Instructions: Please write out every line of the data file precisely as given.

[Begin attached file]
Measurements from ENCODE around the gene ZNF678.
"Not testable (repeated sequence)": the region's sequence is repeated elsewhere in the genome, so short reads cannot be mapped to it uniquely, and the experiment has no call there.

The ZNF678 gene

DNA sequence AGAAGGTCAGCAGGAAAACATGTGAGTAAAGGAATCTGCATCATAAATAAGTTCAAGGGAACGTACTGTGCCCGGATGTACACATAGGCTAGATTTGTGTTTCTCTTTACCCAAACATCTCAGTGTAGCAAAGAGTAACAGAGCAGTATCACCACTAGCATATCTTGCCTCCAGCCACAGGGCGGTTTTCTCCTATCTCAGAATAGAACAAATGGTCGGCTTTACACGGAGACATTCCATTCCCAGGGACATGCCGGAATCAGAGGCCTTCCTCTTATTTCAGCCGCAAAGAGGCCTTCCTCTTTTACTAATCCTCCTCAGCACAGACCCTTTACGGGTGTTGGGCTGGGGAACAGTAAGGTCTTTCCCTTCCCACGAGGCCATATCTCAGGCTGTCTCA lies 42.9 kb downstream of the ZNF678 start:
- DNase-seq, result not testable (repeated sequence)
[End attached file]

Measurements from ENCODE around the gene ZNF678.
"Not testable (repeated sequence)": the region's sequence is repeated elsewhere in the genome, so short reads cannot be mapped to it uniquely, and the experiment has no call there.

The ZNF678 gene

DNA sequence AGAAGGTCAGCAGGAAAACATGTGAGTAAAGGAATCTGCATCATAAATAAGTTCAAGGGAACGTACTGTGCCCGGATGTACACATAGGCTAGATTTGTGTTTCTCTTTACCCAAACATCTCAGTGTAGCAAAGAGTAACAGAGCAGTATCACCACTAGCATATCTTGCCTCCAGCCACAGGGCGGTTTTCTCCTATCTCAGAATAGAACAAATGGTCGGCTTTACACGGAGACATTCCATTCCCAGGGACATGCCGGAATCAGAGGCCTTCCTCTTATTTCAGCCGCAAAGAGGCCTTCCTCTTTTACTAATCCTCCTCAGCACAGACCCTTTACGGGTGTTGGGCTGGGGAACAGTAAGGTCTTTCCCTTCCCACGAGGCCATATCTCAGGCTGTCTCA lies 42.9 kb downstream of the ZNF678 start:
- DNase-seq, result not testable (repeated sequence)